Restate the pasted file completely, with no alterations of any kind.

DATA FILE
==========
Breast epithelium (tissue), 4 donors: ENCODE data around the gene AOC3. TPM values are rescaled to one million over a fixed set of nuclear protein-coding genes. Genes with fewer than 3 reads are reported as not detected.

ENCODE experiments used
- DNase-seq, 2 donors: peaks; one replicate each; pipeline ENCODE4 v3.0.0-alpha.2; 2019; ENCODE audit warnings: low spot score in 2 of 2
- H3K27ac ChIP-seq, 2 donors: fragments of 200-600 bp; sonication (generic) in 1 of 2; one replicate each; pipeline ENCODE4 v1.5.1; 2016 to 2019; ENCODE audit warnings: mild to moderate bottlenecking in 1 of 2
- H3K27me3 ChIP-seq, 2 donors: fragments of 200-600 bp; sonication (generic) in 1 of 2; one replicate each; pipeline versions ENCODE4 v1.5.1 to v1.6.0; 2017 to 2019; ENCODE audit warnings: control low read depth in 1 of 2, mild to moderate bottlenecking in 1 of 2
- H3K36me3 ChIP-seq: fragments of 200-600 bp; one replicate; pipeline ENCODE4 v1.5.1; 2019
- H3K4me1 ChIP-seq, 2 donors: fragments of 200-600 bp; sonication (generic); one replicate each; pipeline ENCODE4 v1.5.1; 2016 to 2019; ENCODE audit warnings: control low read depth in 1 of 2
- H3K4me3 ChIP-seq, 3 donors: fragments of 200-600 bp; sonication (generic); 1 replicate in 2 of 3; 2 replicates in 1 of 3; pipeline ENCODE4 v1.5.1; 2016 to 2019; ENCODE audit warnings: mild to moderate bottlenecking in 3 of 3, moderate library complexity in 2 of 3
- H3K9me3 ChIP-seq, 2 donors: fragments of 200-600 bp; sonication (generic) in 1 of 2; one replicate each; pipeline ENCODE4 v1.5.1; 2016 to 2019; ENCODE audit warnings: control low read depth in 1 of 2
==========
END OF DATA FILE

Breast epithelium (tissue), 4 donors: ENCODE data around the gene AOC3. TPM values are rescaled to one million over a fixed set of nuclear protein-coding genes. Genes with fewer than 3 reads are reported as not detected.

ENCODE experiments used
- DNase-seq, 2 donors: peaks; one replicate each; pipeline ENCODE4 v3.0.0-alpha.2; 2019; ENCODE audit warnings: low spot score in 2 of 2
- H3K27ac ChIP-seq, 2 donors: fragments of 200-600 bp; sonication (generic) in 1 of 2; one replicate each; pipeline ENCODE4 v1.5.1; 2016 to 2019; ENCODE audit warnings: mild to moderate bottlenecking in 1 of 2
- H3K27me3 ChIP-seq, 2 donors: fragments of 200-600 bp; sonication (generic) in 1 of 2; one replicate each; pipeline versions ENCODE4 v1.5.1 to v1.6.0; 2017 to 2019; ENCODE audit warnings: control low read depth in 1 of 2, mild to moderate bottlenecking in 1 of 2
- H3K36me3 ChIP-seq: fragments of 200-600 bp; one replicate; pipeline ENCODE4 v1.5.1; 2019
- H3K4me1 ChIP-seq, 2 donors: fragments of 200-600 bp; sonication (generic); one replicate each; pipeline ENCODE4 v1.5.1; 2016 to 2019; ENCODE audit warnings: control low read depth in 1 of 2
- H3K4me3 ChIP-seq, 3 donors: fragments of 200-600 bp; sonication (generic); 1 replicate in 2 of 3; 2 replicates in 1 of 3; pipeline ENCODE4 v1.5.1; 2016 to 2019; ENCODE audit warnings: mild to moderate bottlenecking in 3 of 3, moderate library complexity in 2 of 3
- H3K9me3 ChIP-seq, 2 donors: fragments of 200-600 bp; sonication (generic) in 1 of 2; one replicate each; pipeline ENCODE4 v1.5.1; 2016 to 2019; ENCODE audit warnings: control low read depth in 1 of 2